What is Mecmesin | Texture Analysis?
Mecmesin | Texture Analysis is the rebrand of our Food Technology Corporation (FTC) business under our parent Mecmesin brand.
Through our 15 plus year association with FTC, Mecmesin has built up extensive experience in practical food texture measurement.
This rebrand is part of our strategy to emphasise the strength of our capabilities and to grow our food texture analysis business.
Our expertise combined with our cost effective solutions for field, factory and laboratory test environments makes us the ideal partner for your texture measurement needs.
Gels and hydrocolloids such as agar, gelatin, xanthan and guar gum, etc. are widely used in the food, cosmetics/personal care, and medical/pharmaceutical industries.
For example in the food industry, gels are frequently used as a binding agent, whipping agent, thickening, stabilizer and adhesive.
In the cosmetics and personal care industry gels are used in products such as shower & shaving gels, face creams, shampoos & conditioners, foundations, toothpastes, and sunscreens.
Gels and hydrocolloids are also key ingredients in the manufacture of medical and pharmaceutical products e.g. ointments & lubricants, contact lenses, gel capsules, wound dressings and suppositories.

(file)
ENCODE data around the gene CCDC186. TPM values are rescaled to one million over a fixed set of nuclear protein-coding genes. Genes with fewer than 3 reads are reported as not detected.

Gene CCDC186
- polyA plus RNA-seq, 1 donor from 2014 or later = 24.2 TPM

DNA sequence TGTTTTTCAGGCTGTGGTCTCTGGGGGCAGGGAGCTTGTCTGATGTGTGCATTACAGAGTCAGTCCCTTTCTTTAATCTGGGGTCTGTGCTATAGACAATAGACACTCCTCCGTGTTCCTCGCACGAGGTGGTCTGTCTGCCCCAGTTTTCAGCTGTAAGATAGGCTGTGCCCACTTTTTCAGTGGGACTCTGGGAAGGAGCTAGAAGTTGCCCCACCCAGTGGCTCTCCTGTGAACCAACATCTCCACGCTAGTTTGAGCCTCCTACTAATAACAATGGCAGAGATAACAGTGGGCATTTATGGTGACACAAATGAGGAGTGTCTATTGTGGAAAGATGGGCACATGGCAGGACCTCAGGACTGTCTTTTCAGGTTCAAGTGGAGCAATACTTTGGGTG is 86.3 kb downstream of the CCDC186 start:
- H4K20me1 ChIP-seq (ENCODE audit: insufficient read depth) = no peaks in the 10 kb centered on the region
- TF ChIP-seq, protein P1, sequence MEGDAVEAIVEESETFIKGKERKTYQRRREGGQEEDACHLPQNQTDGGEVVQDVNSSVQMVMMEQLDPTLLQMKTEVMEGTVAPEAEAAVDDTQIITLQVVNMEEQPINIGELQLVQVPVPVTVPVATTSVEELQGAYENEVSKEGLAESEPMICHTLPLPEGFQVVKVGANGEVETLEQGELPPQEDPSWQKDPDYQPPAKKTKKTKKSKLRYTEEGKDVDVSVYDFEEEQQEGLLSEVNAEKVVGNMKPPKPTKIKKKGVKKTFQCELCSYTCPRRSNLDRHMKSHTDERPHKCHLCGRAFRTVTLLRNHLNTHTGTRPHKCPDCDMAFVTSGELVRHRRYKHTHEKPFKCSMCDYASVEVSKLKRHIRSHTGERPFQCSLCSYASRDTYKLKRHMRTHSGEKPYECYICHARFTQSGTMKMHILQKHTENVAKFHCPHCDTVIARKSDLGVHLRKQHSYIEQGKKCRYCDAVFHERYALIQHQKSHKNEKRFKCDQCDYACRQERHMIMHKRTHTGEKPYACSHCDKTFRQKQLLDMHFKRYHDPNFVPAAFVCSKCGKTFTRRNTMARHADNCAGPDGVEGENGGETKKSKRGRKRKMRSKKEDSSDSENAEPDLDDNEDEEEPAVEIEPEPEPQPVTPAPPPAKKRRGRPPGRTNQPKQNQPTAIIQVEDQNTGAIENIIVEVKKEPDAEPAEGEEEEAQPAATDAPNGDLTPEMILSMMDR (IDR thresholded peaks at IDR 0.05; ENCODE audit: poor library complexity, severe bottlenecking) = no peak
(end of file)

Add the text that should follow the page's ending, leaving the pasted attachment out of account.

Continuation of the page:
Hydrogel polymers are even used in coronary stents because their consistency resembles living tissue.
Mecmesin texture analyzers are used to precisely quantify textural characteristics such as gel strength, elasticity and rupture force, key to controlling the function and quality of these ingredients.
For example, gelatin (gelatine) manufacturers and end-users use texture analyzers to measure gel strength, a key quality indicator. The industry-standard test method Bloom strength is used to grade the gel concentration, and set the price.
Mecmesin has a range of fixtures, designed exclusively for gel and hydrocolloid testing, conforming to key standards such as ISO 9665, GME and AOAC 1985.
Our versatile products can also be used to test the physical properties of not only traditional packaging materials but also greener alternatives, such as edible film packaging, which is being used as alternatives to protect food products or as surface coatings on food.